How to Help Clients Make Workers’ Comp Employee Friendly

Both in the media and in general conversation, we often hear people refer to the workers’ compensation laws in various states as being very “employee friendly” because they feel that it’s easy for injured employees to get more than they “deserve” from the workers’ comp system.

This may be true; as certainly there is little or no question that there are laws in some states that are more business friendly as opposed to employee friendly. But employers would do well to ignore this debate because in reality when employers put the right systems in place and implement a positive corporate culture, both employers and employees benefit.

As an agent, helping your clients communicate with employees before they suffer an injury is key. However, when we discuss this with brokers they are often hesitant, stating: “If we tell them how comp works, they’ll just want to file a claim!”

It doesn’t need to be this way. You should encourage employers to have an employee meeting to discuss workers’ comp.

Here’s how the dialog between employer and employee should go:

“We buy workers’ compensation insurance as a benefit for you, our employees, to make sure that when you are injured while you are working for us that your medical and lost wage expenses are covered. Your medical expenses will be covered 100 percent. There are no co-pays or deductibles like there are when you are sick or have to go to the doctor for personal reasons.

“We cover all lost wages as well. However, the law requires a few things.

“First, the law in our state requires that during the first seven days (this number will vary from state-to-state) you are out of work, you do not receive pay. This might seem unfair but it’s the law and out of our control. If you are out more than a week, the insurance company will pay you 66.7 percent of what you are making now. (Each state has a maximum amount an employee can receive. If the work force might run into that, you might mention it as well.)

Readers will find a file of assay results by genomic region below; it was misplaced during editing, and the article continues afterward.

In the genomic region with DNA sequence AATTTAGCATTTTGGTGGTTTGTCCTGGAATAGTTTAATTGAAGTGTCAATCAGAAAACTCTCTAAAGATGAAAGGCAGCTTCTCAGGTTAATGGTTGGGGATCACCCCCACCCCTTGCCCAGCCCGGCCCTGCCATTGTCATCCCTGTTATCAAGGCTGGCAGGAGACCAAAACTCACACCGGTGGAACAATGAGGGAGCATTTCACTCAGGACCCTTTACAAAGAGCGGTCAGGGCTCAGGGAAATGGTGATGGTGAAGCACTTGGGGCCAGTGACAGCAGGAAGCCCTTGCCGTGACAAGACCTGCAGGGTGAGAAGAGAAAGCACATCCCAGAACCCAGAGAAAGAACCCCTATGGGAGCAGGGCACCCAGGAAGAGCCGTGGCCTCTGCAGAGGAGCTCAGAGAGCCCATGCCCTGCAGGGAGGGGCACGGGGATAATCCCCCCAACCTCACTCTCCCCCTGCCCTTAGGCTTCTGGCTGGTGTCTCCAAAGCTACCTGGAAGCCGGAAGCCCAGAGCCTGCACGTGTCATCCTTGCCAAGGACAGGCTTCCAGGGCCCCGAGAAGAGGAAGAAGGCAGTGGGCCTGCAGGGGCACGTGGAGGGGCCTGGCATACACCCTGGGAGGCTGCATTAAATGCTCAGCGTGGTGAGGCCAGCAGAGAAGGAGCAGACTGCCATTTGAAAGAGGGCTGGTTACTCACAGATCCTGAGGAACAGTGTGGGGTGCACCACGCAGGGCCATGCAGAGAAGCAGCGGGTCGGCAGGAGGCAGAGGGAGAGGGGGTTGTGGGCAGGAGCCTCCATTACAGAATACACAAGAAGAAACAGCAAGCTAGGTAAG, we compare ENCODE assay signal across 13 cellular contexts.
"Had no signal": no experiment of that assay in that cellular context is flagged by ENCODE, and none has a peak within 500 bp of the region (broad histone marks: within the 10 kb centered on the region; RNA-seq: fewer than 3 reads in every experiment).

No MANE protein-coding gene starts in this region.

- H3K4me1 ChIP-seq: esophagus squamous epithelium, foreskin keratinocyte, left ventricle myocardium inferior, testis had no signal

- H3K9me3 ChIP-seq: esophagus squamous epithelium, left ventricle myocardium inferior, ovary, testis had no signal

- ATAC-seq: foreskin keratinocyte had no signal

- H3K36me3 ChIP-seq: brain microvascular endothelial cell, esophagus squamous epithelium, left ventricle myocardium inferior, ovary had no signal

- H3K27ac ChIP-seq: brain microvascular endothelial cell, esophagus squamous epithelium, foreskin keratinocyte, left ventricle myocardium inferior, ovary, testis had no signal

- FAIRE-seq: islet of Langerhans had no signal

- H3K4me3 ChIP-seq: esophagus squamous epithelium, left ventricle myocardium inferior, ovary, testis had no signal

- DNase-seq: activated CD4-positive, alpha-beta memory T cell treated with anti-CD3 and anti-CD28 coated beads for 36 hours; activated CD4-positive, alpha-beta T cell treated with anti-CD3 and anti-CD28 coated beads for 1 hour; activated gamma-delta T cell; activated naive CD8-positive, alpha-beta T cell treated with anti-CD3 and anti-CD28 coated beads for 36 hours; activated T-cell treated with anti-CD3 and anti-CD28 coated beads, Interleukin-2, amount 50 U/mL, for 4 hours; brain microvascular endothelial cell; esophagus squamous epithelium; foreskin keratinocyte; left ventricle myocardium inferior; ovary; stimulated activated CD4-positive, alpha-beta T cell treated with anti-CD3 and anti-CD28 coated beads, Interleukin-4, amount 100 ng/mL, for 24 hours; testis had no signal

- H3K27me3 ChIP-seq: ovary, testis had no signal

“I know that 66 percent seems low, and we agree. So that is why we built a recovery-at-work program, so that when you are injured, we can bring you back to work and pay your full salary, even if the doctor says that you can’t immediately go back to your regular job.

“We work with Dr. Welby from Welby’s Urgent Care (it works even better if Dr. Welby is actually at the meeting). Dr. Welby will make it his priority to see you immediately should you suffer an injury, so you aren’t stuck in a waiting room for hours before being seen.”

OK, let’s break down what your employer client just communicated to it employees:

We care about you. This has to be the baseline. If the employer doesn’t care about its employees, nothing else matters. Workers’ compensation results will suffer. If an employer treats its employees as interchangeable parts, it’s impossible to build a process that works. Workers’ compensation is an employee benefit. It’s required by law (in most states), but it is there to protect employees when they suffer an injury.

Educating the employees about the real benefits of workers’ compensation. The vast majority of employees who file for workers’ compensation have never filed a claim before, so it is highly unlikely they will understand how the system works. There are thousands of pages on the web about workers who worry about how a claim will affect them. How much will it cost? Can I be fired? So it is to the employer’s benefit to be truthful at all times.

 

Notification

Employees need to know their medical costs will be covered and that they are required to notify the appropriate people in the company should an injury occur.

It should be a condition of employment that all injuries are reported before the end of the day in which the injury occurs. Employees shouldn’t be given the opportunity to see if it “feels better tomorrow” instead of notifying the employer they have been injured.